Archive for Death

On the Wings of a Dove

Where do you want to be buried?

Please, bury me in a wild place. Scatter my ashes so that a wandering human or animal won’t notice any differences in the place where my remains have mixed with the earth.

I recall thinking those wild musings while searching for graves at a local cemetery. This cemetery saunter was a few years ago, when I was serving as a church’s pastor.

Why was I exploring a “stone garden?” Back in the 1930s, a certain Jane Q. Smith (not her real name) had given three cemetery plots to her church. Since the transfer of ownership occurred in the Great Depression, was it a valiant effort by the dearly departed Ms. Smith to boost church finances? Or was she dumping all of her rotten husband’s assets during a humiliating divorce? Who knew? Read More →

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Hospice: Apt or Likely to Change

“However,” the hospice nurse continued while describing a patient, “right now she is very labile.”

Huh?

As the nurse shared additional information about the patient to the rest of the hospice team, my feeble mind wandered. I like to think I’m pretty knowledgeable about words. I keep my dictionary near my desk. I pay attention to new words in the books I read. Searching for word meanings and histories on the web may give me as much pleasure as when a pitcher throws a strikeout or an attorney finds the key witness for a case. But I had no idea what labile meant.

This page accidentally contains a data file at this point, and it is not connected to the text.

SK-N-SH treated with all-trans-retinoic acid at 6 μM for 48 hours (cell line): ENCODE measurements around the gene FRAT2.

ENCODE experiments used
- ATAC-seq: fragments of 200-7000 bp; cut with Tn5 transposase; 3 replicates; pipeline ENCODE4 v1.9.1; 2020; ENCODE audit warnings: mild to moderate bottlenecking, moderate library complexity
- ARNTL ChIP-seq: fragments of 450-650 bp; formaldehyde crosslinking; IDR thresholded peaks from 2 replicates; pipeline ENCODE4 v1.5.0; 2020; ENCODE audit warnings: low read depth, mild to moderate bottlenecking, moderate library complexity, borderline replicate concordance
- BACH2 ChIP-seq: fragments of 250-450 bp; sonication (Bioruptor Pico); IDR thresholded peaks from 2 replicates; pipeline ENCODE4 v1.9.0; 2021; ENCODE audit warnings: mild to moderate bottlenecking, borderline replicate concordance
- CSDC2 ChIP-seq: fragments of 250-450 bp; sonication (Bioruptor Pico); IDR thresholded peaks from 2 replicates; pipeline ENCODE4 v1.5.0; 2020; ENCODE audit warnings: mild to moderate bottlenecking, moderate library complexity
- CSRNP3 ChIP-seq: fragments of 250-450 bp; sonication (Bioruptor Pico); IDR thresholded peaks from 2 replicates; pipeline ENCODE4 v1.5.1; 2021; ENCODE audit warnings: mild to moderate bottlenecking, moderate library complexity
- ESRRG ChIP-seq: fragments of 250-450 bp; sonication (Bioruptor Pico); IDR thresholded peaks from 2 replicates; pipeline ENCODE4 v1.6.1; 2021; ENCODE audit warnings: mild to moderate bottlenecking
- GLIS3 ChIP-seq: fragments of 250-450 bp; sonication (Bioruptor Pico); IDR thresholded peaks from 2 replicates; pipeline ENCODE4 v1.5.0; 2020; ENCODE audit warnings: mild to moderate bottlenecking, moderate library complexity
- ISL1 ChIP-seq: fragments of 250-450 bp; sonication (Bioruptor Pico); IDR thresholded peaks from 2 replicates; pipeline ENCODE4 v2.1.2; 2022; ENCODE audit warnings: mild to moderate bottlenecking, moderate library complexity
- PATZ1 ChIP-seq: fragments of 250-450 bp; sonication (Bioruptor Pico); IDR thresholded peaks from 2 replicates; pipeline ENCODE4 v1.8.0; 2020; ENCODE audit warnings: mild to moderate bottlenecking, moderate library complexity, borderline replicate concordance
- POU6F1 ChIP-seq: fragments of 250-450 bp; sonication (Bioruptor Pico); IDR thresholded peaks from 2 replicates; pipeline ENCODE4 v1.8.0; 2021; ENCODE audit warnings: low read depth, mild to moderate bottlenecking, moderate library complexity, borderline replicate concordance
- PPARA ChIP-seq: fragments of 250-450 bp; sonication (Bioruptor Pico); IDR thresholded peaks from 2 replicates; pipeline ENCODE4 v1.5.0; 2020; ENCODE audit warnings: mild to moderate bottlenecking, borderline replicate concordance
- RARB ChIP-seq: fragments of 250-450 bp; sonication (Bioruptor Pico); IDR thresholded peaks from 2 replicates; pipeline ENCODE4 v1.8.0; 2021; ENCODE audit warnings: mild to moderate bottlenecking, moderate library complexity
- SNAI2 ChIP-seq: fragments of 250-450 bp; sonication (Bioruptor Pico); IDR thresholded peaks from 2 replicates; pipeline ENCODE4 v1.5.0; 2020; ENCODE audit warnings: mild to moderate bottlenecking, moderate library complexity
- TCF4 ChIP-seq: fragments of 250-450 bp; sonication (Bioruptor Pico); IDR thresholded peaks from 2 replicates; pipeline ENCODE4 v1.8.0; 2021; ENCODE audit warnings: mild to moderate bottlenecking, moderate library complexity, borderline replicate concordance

Later (of course!), I looked it up. It’s pronounced Lay-Bile. According to an online dictionary, it means . . .

  1. Apt or likely to change.
  2. Chemistry. (of a compound) capable of changing state or becoming inactive when subjected to heat or radiation.

Now I understood that the nurse’s patient was rapidly changing. Maybe the patient had been able to walk not long before but had become bed bound. Maybe yesterday or last week, she’d been preparing her own meals, but now required assistance. Maybe pain had dramatically increased and additional medications would need to be considered.

In hospice, change happens frequently and quickly. In other words, patients are labile, and rarely by choice. Read More →

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Sauntering Along the Hospice Path

It was the pause.

The silence.

I won’t reveal details, but when I called a woman grieving her husband’s death, we talked about several things. Some were trivial. Some involved how her adult children were doing. Some concerned upcoming decisions that she faced.

Then I asked her a question.

And that pause came.

One of my responsibilities at the hospice where I work is to phone grievers after a loved one’s death. Many don’t want to talk for long, though they seem to appreciate the contact. Occasionally, the ones I call drive me batty! They answer and immediately say they can’t talk. Why? They’re at work or shopping or there’s a thousand good reasons . . . so why’d they even answer!?

However.

Could it be they simply (and understandably) don’t want to talk to the guy from hospice? They don’t want more tears falling or throat constricting. They’d rather avoid the memories that might rush in, unbidden and with the force of a typhoon. Read More →

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